Ten flight attendants from the troubled Mexicana airlines launched a sexy aviation-themed calendar Thursday in a bid to call attention to their own plight and that of their airline. The airline, which is one of the oldest in the world, filed for bankruptcy in August and suspended operations.
The move came after Mexicana's announcement that a restructuring proposal might allow it to resume some flights by mid-December. Under the plan, just 30 percent of the company's personnel would be rehired.
The 2011 calendar features glossy shots of the flight attendants, clad in bikinis and striking various racy poses.
10-year Mexicana veteran Coral Perez spearheaded the move.
"It occurred to me because we all needed money, and I thought that with so many pretty girls (among Mexicana's staff) there were bound to be some who'd be interested," she said.
Each women forked out money from her own pockets to help cover the production costs of 100,000 pesos (about $8,000).
"The goal was to try to help ourselves because we lost everything overnight," said one of the women, 26-year-old Maribel Zavala.
The calendar was a hit in Mexico, and the first run of 1,000 was sold out even before Thursday's launch. A second edition of 3,000 calendars — which retail for 149 pesos, or about $12, apiece — is in the works.
Mexicana filed for Commercial concurs (Mexican law equivalent to US Chapter 11) and US Chapter 15 on August 3, 2010 in both the U.S. and Mexico, following labor union disputes; a debt of US$125 million was reported. Subsequently, the airline scaled back its operations, suspending ticket sales and announcing termination of selected routes. In early August 2010, the airline offered pilots and flight attendants a stake in the business in exchange for new labor terms.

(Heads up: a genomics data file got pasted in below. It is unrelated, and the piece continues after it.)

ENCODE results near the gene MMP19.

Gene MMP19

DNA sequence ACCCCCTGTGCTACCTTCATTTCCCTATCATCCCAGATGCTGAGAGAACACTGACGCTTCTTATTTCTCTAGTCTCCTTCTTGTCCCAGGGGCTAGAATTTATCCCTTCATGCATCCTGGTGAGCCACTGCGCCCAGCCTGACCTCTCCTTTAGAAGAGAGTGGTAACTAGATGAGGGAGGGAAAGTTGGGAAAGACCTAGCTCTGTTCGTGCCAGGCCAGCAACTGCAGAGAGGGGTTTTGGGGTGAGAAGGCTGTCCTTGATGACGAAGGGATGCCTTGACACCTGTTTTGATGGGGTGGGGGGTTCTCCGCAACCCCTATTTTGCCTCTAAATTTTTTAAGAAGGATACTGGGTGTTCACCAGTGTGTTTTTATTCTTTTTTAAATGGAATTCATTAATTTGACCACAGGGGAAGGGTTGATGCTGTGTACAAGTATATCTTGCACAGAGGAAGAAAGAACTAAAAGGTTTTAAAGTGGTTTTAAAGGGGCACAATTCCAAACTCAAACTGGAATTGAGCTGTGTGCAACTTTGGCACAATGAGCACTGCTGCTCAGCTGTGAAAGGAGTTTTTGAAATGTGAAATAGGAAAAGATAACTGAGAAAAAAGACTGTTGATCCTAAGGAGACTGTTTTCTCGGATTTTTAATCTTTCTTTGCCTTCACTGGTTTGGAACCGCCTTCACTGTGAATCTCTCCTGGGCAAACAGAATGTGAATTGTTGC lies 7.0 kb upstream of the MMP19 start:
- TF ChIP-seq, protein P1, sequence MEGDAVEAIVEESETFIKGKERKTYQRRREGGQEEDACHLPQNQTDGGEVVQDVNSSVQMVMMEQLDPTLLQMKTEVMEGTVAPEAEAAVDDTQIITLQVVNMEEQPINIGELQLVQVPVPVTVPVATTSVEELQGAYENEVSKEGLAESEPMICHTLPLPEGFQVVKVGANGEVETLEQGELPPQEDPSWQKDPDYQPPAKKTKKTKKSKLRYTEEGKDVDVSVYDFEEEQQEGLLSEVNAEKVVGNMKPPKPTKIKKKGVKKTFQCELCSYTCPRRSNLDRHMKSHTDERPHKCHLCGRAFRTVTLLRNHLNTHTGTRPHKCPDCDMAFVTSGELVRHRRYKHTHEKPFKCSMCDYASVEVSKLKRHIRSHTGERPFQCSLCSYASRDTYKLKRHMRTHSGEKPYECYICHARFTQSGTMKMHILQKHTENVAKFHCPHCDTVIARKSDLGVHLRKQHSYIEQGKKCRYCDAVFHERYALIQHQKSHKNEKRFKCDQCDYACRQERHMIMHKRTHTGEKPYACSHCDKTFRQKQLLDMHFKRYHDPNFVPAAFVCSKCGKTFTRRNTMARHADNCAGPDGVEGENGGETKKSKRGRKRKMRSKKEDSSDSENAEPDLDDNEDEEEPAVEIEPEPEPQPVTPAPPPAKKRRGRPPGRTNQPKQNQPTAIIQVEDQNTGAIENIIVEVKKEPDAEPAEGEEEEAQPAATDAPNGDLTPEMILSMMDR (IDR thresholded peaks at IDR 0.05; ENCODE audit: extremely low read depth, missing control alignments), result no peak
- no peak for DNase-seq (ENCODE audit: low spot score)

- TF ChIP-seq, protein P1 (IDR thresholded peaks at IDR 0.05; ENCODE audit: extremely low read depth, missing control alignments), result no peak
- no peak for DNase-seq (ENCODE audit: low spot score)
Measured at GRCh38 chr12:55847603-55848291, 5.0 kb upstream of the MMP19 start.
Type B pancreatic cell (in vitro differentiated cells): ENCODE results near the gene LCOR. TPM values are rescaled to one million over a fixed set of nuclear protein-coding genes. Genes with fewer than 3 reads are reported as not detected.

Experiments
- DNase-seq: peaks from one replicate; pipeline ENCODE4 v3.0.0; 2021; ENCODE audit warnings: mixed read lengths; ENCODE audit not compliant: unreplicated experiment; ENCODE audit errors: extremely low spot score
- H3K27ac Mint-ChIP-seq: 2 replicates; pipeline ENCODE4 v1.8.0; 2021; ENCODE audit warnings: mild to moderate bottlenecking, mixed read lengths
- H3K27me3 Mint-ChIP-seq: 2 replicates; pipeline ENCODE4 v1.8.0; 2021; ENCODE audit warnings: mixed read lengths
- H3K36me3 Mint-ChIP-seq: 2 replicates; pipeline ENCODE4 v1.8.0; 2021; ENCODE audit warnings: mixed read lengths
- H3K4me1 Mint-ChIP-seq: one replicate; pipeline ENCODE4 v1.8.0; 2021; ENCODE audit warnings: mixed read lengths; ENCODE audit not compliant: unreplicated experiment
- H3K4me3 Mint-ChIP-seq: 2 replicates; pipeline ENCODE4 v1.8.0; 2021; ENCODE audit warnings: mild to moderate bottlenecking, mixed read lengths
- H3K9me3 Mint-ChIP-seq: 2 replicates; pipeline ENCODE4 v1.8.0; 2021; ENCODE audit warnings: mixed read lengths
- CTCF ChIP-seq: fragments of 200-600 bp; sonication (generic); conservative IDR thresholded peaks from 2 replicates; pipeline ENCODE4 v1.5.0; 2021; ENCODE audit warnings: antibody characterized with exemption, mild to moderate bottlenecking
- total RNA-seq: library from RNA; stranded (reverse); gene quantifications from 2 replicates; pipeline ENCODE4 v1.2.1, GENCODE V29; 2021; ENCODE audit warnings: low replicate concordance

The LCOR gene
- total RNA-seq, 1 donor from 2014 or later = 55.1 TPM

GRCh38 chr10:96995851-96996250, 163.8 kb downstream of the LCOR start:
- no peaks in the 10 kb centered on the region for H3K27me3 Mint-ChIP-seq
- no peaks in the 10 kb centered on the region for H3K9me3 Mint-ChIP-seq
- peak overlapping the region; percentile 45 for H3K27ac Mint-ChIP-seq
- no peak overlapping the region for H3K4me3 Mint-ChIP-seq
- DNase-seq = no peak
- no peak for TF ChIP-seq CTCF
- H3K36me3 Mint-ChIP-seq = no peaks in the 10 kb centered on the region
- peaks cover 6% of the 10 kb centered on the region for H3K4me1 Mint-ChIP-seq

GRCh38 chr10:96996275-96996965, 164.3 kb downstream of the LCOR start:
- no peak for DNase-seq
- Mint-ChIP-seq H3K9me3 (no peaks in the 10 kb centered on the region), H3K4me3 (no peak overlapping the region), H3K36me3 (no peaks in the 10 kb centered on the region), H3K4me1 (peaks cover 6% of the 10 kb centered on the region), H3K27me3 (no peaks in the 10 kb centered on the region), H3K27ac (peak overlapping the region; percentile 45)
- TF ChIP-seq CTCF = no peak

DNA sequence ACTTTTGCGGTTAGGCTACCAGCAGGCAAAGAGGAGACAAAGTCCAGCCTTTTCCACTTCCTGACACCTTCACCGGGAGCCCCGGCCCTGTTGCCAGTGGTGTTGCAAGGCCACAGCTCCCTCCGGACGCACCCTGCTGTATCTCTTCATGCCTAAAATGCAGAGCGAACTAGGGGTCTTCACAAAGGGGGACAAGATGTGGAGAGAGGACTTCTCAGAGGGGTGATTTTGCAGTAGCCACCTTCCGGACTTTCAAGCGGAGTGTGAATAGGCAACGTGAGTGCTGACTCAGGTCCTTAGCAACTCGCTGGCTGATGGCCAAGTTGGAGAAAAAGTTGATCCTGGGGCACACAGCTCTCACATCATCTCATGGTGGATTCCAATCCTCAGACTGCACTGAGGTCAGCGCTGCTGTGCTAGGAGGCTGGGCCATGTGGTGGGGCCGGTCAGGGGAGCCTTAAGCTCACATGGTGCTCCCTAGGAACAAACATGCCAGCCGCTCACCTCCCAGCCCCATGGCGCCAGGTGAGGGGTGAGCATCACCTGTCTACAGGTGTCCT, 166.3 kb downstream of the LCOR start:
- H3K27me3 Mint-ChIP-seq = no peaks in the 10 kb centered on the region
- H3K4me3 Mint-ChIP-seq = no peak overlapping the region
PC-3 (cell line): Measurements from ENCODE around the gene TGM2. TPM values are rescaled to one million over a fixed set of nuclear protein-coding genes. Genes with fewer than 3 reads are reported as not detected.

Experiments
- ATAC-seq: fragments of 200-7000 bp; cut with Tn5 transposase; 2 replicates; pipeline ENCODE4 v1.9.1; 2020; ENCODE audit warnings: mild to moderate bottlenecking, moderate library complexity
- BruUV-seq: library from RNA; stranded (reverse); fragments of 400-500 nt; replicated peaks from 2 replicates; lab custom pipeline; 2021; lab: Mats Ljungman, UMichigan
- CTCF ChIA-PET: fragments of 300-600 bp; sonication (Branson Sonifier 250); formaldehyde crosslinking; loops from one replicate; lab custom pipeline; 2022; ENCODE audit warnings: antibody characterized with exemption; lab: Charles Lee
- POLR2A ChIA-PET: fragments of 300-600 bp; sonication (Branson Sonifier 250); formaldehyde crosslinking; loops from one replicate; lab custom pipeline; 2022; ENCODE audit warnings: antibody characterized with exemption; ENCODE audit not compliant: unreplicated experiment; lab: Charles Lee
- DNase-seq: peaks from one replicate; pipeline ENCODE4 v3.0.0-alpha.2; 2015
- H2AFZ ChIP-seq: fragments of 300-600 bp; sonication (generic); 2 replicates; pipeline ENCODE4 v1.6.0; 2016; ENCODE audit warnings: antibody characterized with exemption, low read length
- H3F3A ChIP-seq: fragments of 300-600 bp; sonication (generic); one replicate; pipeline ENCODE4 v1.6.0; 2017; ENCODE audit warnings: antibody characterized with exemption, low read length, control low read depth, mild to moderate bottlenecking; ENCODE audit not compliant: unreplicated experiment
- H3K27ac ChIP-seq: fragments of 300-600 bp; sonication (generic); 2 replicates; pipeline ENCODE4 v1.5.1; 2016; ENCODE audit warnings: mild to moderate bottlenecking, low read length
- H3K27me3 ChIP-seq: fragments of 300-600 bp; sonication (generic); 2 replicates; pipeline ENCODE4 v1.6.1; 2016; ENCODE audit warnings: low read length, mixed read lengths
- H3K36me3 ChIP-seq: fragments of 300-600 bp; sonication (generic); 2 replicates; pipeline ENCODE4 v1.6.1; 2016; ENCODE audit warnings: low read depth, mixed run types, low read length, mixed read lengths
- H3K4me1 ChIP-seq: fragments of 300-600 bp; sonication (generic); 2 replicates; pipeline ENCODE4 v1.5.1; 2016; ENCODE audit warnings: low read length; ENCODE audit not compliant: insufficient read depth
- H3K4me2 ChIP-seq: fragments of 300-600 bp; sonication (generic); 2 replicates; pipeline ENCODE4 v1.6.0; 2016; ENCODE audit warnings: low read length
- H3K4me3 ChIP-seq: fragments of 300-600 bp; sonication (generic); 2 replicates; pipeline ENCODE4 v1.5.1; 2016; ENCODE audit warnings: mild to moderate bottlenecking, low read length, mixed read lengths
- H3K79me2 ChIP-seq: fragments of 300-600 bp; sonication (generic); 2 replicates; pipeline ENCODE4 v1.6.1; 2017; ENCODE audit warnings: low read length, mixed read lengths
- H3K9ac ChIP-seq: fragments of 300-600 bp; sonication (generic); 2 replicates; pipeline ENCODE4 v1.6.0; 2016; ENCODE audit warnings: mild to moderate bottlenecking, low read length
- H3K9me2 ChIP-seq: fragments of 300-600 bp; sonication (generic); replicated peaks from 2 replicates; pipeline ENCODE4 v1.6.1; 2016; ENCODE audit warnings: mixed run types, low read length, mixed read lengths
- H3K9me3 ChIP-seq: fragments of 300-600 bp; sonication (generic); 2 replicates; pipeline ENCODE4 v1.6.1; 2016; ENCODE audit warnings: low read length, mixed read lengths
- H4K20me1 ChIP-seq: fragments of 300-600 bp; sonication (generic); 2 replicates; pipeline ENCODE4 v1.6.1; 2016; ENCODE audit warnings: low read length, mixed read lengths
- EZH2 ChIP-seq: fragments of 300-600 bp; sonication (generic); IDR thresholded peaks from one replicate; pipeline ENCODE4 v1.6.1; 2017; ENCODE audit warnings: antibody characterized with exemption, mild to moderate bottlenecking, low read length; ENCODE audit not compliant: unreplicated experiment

On August 24, a Mexican consortium called Tenedora K announced that it had bought 95% of Nuevo Grupo Aeronáutico; pilots would hold the other 5%.
After 89 years of service, Mexicana suspended all operations at noon CDT on August 28, 2010. Aeroméxico offered discounted tickets to passengers stranded by Mexicana's suspension of operations. American Airlines and American Eagle Airlines also offered assistance, providing help to passengers between the 48 contiguous U.S. states and Mexico.